Research Division 2007

By Teofilo Ruiz

The AHA Research Division is a curious creature indeed—seemingly covering most of what we do as historians, but rooted in many of the basic activities of the Association. It oversees the work of the AHR, the annual meeting, and the prizes. Because of these diverse commitments, over the past year we have spent a great deal of time balancing our efforts between working on two large projects that, we hope, will provide enduring contributions to the discipline, and keeping track of the other areas that fall under the division’s purview.

The more ambitious of these two projects under development was described in great detail in the December 2007 issue of Perspectives. Co-sponsored with the Teaching Division, this is a major research and pedagogical initiative centered on the theme, “Sites of Encounter and Cultural Production.” This proposal, which is now at the stage of seeking funding to implement it, proposes a long-term collective research and teaching program that would advance the discipline’s methodological boundaries and integrate research and teaching at the K–16 level. We hope that this particular research and teaching proposal will bring together historians from a variety of workplaces (K-16 to graduate training), chronological periods, and diverse methodological perspectives.

The other initiative is an effort to support and promote the scholarship of junior scholars employed at institutions that do not encourage or support research. Working alongside the other two Divisions, we are developing an initiative to assist young historians in those kinds of institutions. Our proposal includes:

  • Organizing summer seminars to provide research support and mentorship; funding for scholars at non-research institutions to attend the AHA Annual Meeting.
  • Preparing a directory of senior scholars willing to serve as mentors to young historians in these positions.
  • Counseling and advice on publishing, access to collections, research abroad, and other important aspects of a productive scholarly life; and finally,
  • Monitoring—in conjunction with the Professional Division—standards for tenure in history departments throughout the United States to ensure that there is a sensible balance between the expectations for tenure and the support available to younger historians in those departments.

Alongside these activities, the division continues to support the various activities that fall under its jurisdiction. Robert Schneider will discuss the new publishing agreement between the AHA and the University of Chicago Press in his report, but the members of the division, as we all should be, are exceptionally grateful for Schneider’s good efforts and stewardship of the American Historical Review. This new arrangement should provide a solid financial foundation for the Review while continuing to maintain our commitment to provide open access to the AHR’s articles to a wider audience.

The division also continues to encourage and support reforms in the annual meeting. One of my goals as vice president has been to promote greater international participation at the meeting, and this year I was able to secure funding from the Spanish government to bring four young scholars from Spain for panels on late medieval and early modern history. It is a small start, but I hope in the future that the Association can continue these sorts of initiatives to promote greater contact and engagement with scholars from other parts of the world. In addition, and as many of you know, there was also some controversy about language in the Annual Meeting Guidelines that promotes diversity at the meeting. To address those concerns, the division proposed, and Council approved, a modest change that will clarify the language and also bring it into conformity with the AHA’s long-standing “Statement on Diversity in AHA Nominations and Appointments.”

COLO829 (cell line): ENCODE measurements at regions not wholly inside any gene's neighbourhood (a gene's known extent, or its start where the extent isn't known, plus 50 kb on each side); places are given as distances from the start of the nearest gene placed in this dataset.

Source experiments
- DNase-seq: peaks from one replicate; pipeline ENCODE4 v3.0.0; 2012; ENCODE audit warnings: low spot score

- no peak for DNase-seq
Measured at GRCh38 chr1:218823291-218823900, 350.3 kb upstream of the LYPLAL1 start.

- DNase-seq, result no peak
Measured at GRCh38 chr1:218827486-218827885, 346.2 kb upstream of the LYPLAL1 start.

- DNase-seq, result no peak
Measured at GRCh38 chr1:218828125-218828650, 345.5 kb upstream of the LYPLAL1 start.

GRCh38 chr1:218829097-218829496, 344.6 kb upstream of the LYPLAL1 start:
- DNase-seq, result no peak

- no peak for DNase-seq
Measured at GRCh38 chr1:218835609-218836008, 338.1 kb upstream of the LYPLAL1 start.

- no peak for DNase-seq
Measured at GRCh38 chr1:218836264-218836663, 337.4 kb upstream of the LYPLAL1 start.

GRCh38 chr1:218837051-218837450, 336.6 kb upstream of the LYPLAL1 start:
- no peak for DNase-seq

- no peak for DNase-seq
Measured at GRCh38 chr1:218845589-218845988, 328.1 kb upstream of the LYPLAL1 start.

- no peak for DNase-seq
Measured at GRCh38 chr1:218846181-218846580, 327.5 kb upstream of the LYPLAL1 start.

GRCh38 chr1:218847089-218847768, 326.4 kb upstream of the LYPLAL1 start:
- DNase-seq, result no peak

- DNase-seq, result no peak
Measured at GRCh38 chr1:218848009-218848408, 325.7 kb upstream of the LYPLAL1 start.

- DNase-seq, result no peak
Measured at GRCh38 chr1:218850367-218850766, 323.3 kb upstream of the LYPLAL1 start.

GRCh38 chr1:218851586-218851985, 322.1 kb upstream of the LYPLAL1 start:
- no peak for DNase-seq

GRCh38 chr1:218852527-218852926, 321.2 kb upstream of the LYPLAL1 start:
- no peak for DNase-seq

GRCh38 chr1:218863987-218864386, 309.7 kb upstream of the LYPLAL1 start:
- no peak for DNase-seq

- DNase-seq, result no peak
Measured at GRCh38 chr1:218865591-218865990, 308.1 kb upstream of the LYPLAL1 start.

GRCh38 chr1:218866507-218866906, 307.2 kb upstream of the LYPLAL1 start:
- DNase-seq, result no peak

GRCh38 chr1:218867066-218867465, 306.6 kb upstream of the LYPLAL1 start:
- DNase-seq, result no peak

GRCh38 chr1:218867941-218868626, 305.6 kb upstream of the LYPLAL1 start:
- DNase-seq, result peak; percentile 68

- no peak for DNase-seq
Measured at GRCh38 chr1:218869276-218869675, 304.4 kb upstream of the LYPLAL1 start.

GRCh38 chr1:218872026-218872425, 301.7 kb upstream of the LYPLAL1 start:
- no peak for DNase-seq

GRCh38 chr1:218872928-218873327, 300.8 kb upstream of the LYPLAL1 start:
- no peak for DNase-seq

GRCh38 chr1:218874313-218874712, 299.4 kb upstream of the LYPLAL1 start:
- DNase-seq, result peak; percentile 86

Our oversight of the various AHA prizes also consumed a significant amount of time. The Gutenberg-e program is entering its final year, and it appears that all 36 of the originally planned electronic monographs will be available online by March 2008. Members of the AHA staff are continuing to work with Columbia University to ensure that these publications are given all the necessary support and that they reach a wide audience. We also received an unusual number of queries about the establishment of new prizes over the past year. One of the most recent prize proposals to receive tentative approval is the Roy Rosenzweig Prize for History and New Media, which will be a joint prize with the George Mason University if it is fully funded. We also continue to follow fund-raising efforts for the proposed prize in African history. After a good start, contributions to this particular prize fell off considerably over the past year.

In closing, I should particularly wish to thank Paula Sanders, who will be rotating off of the division this year for her many and insightful contributions to the workings of our committee, to Andrew Bell, the research associate to the division who is now starting an academic career. They provided invaluable service to the Research Division, and we will miss their advice and good counsel. Most of all, I wish to thank Arnita Jones and other members of the AHA staff who are the real heart and caretakers of our collective enterprise, and, of course, most of all to Robert Townsend. Without him, I do not think the Research Division could function at all, and I may still be spending the last two years of my life trying to find my way to Washington and learning how to do this job. But most of all, I do not wish to end this report without joining the many of you who miss Roy Rosenzweig and are, and will always be, eternally grateful for his many selfless contributions to our discipline and inspired leadership of the AHA Research Division.